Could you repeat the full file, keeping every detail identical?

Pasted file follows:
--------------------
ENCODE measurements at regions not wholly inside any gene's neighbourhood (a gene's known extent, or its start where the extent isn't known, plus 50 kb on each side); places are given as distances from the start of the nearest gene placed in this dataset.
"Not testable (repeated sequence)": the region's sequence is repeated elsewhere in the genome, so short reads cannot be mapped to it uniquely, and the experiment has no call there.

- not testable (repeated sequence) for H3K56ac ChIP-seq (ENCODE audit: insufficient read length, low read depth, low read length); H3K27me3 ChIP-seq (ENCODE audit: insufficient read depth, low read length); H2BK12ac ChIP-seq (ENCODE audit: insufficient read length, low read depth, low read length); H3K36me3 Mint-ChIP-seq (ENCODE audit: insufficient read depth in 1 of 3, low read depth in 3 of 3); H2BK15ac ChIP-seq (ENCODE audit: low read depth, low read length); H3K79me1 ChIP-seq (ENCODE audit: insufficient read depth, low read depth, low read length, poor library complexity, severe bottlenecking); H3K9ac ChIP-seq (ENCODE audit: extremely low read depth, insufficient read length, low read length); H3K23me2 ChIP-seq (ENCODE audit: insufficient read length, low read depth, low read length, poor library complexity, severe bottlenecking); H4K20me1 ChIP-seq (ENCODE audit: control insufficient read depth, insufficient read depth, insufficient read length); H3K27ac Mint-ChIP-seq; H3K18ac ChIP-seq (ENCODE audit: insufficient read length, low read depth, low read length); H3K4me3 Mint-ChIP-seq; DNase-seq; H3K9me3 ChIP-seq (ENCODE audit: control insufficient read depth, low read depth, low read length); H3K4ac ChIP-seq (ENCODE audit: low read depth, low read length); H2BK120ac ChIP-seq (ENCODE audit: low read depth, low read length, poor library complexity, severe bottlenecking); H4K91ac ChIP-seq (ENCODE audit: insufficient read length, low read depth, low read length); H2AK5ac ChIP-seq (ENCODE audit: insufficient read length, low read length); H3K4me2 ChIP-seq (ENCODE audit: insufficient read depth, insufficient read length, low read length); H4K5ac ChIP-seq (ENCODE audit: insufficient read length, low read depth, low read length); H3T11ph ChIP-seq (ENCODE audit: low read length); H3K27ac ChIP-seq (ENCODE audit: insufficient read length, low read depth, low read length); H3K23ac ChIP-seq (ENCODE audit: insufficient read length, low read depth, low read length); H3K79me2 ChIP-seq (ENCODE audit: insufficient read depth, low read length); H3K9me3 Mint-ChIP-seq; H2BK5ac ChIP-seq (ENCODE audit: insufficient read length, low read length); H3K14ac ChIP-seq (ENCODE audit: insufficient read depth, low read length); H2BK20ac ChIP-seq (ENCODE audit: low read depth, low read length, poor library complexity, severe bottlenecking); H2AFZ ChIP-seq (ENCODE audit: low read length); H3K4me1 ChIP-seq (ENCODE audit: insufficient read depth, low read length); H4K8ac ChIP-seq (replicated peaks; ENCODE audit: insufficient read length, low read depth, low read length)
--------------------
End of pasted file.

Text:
ENCODE measurements at regions not wholly inside any gene's neighbourhood (a gene's known extent, or its start where the extent isn't known, plus 50 kb on each side); places are given as distances from the start of the nearest gene placed in this dataset.
"Not testable (repeated sequence)": the region's sequence is repeated elsewhere in the genome, so short reads cannot be mapped to it uniquely, and the experiment has no call there.

- not testable (repeated sequence) for H3K56ac ChIP-seq (ENCODE audit: insufficient read length, low read depth, low read length); H3K27me3 ChIP-seq (ENCODE audit: insufficient read depth, low read length); H2BK12ac ChIP-seq (ENCODE audit: insufficient read length, low read depth, low read length); H3K36me3 Mint-ChIP-seq (ENCODE audit: insufficient read depth in 1 of 3, low read depth in 3 of 3); H2BK15ac ChIP-seq (ENCODE audit: low read depth, low read length); H3K79me1 ChIP-seq (ENCODE audit: insufficient read depth, low read depth, low read length, poor library complexity, severe bottlenecking); H3K9ac ChIP-seq (ENCODE audit: extremely low read depth, insufficient read length, low read length); H3K23me2 ChIP-seq (ENCODE audit: insufficient read length, low read depth, low read length, poor library complexity, severe bottlenecking); H4K20me1 ChIP-seq (ENCODE audit: control insufficient read depth, insufficient read depth, insufficient read length); H3K27ac Mint-ChIP-seq; H3K18ac ChIP-seq (ENCODE audit: insufficient read length, low read depth, low read length); H3K4me3 Mint-ChIP-seq; DNase-seq; H3K9me3 ChIP-seq (ENCODE audit: control insufficient read depth, low read depth, low read length); H3K4ac ChIP-seq (ENCODE audit: low read depth, low read length); H2BK120ac ChIP-seq (ENCODE audit: low read depth, low read length, poor library complexity, severe bottlenecking); H4K91ac ChIP-seq (ENCODE audit: insufficient read length, low read depth, low read length); H2AK5ac ChIP-seq (ENCODE audit: insufficient read length, low read length); H3K4me2 ChIP-seq (ENCODE audit: insufficient read depth, insufficient read length, low read length); H4K5ac ChIP-seq (ENCODE audit: insufficient read length, low read depth, low read length); H3T11ph ChIP-seq (ENCODE audit: low read length); H3K27ac ChIP-seq (ENCODE audit: insufficient read length, low read depth, low read length); H3K23ac ChIP-seq (ENCODE audit: insufficient read length, low read depth, low read length); H3K79me2 ChIP-seq (ENCODE audit: insufficient read depth, low read length); H3K9me3 Mint-ChIP-seq; H2BK5ac ChIP-seq (ENCODE audit: insufficient read length, low read length); H3K14ac ChIP-seq (ENCODE audit: insufficient read depth, low read length); H2BK20ac ChIP-seq (ENCODE audit: low read depth, low read length, poor library complexity, severe bottlenecking); H2AFZ ChIP-seq (ENCODE audit: low read length); H3K4me1 ChIP-seq (ENCODE audit: insufficient read depth, low read length); H4K8ac ChIP-seq (replicated peaks; ENCODE audit: insufficient read length, low read depth, low read length)